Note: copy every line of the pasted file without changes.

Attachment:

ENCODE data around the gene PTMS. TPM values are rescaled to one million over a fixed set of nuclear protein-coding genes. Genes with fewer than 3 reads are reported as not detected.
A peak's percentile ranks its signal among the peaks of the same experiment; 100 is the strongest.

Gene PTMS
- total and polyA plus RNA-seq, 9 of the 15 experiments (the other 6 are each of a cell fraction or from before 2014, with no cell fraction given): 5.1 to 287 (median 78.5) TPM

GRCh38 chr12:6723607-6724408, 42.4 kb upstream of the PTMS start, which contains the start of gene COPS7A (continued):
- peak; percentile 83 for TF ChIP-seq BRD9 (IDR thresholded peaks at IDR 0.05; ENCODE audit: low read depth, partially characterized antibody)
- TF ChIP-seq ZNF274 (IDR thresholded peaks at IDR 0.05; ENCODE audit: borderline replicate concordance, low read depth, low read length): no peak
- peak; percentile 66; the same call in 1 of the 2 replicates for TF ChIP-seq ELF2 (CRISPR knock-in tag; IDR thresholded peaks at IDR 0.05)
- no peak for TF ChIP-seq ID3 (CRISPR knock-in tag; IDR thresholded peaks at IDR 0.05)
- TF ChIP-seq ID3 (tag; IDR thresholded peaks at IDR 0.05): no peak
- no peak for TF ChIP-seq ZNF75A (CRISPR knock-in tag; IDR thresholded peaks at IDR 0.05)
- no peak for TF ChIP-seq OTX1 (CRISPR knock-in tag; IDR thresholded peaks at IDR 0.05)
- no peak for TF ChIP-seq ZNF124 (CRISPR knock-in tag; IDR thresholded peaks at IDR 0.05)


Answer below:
ENCODE data around the gene PTMS. TPM values are rescaled to one million over a fixed set of nuclear protein-coding genes. Genes with fewer than 3 reads are reported as not detected.
A peak's percentile ranks its signal among the peaks of the same experiment; 100 is the strongest.

Gene PTMS
- total and polyA plus RNA-seq, 9 of the 15 experiments (the other 6 are each of a cell fraction or from before 2014, with no cell fraction given): 5.1 to 287 (median 78.5) TPM

GRCh38 chr12:6723607-6724408, 42.4 kb upstream of the PTMS start, which contains the start of gene COPS7A (continued):
- peak; percentile 83 for TF ChIP-seq BRD9 (IDR thresholded peaks at IDR 0.05; ENCODE audit: low read depth, partially characterized antibody)
- TF ChIP-seq ZNF274 (IDR thresholded peaks at IDR 0.05; ENCODE audit: borderline replicate concordance, low read depth, low read length): no peak
- peak; percentile 66; the same call in 1 of the 2 replicates for TF ChIP-seq ELF2 (CRISPR knock-in tag; IDR thresholded peaks at IDR 0.05)
- no peak for TF ChIP-seq ID3 (CRISPR knock-in tag; IDR thresholded peaks at IDR 0.05)
- TF ChIP-seq ID3 (tag; IDR thresholded peaks at IDR 0.05): no peak
- no peak for TF ChIP-seq ZNF75A (CRISPR knock-in tag; IDR thresholded peaks at IDR 0.05)
- no peak for TF ChIP-seq OTX1 (CRISPR knock-in tag; IDR thresholded peaks at IDR 0.05)
- no peak for TF ChIP-seq ZNF124 (CRISPR knock-in tag; IDR thresholded peaks at IDR 0.05)